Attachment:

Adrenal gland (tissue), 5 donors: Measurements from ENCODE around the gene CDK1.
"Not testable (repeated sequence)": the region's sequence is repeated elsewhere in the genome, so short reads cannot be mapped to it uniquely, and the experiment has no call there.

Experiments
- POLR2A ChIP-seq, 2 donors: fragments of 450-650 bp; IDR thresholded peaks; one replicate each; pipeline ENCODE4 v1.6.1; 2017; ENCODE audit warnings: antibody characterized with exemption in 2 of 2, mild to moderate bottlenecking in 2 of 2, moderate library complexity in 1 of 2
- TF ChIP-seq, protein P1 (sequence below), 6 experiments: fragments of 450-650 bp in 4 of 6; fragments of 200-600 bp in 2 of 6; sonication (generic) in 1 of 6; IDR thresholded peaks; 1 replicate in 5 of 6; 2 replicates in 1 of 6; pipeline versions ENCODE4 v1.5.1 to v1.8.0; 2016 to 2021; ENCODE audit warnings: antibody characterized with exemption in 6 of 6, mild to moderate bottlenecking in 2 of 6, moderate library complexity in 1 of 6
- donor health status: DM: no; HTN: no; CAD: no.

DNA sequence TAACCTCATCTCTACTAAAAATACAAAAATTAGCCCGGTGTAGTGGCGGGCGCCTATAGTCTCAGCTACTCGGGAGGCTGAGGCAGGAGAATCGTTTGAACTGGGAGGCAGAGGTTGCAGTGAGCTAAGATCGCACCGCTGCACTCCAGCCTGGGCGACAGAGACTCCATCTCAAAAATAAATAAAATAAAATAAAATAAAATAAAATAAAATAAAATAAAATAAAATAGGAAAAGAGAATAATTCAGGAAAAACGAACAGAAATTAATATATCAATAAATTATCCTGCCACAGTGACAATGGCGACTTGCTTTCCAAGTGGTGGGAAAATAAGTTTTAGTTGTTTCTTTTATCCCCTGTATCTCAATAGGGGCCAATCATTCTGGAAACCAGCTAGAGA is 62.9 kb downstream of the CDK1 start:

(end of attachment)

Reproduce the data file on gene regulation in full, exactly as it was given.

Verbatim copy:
Adrenal gland (tissue), 5 donors: Measurements from ENCODE around the gene CDK1.
"Not testable (repeated sequence)": the region's sequence is repeated elsewhere in the genome, so short reads cannot be mapped to it uniquely, and the experiment has no call there.

Experiments
- POLR2A ChIP-seq, 2 donors: fragments of 450-650 bp; IDR thresholded peaks; one replicate each; pipeline ENCODE4 v1.6.1; 2017; ENCODE audit warnings: antibody characterized with exemption in 2 of 2, mild to moderate bottlenecking in 2 of 2, moderate library complexity in 1 of 2
- TF ChIP-seq, protein P1 (sequence below), 6 experiments: fragments of 450-650 bp in 4 of 6; fragments of 200-600 bp in 2 of 6; sonication (generic) in 1 of 6; IDR thresholded peaks; 1 replicate in 5 of 6; 2 replicates in 1 of 6; pipeline versions ENCODE4 v1.5.1 to v1.8.0; 2016 to 2021; ENCODE audit warnings: antibody characterized with exemption in 6 of 6, mild to moderate bottlenecking in 2 of 6, moderate library complexity in 1 of 6
- donor health status: DM: no; HTN: no; CAD: no.

DNA sequence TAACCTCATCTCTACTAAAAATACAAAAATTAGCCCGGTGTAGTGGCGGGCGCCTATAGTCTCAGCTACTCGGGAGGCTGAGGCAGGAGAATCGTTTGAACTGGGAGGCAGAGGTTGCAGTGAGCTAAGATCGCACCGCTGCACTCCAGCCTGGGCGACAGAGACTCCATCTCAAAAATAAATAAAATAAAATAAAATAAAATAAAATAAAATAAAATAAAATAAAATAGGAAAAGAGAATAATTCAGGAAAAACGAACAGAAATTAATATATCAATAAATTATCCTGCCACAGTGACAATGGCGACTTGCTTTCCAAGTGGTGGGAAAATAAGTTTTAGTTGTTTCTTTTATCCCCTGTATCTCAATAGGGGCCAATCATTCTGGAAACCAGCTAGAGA is 62.9 kb downstream of the CDK1 start: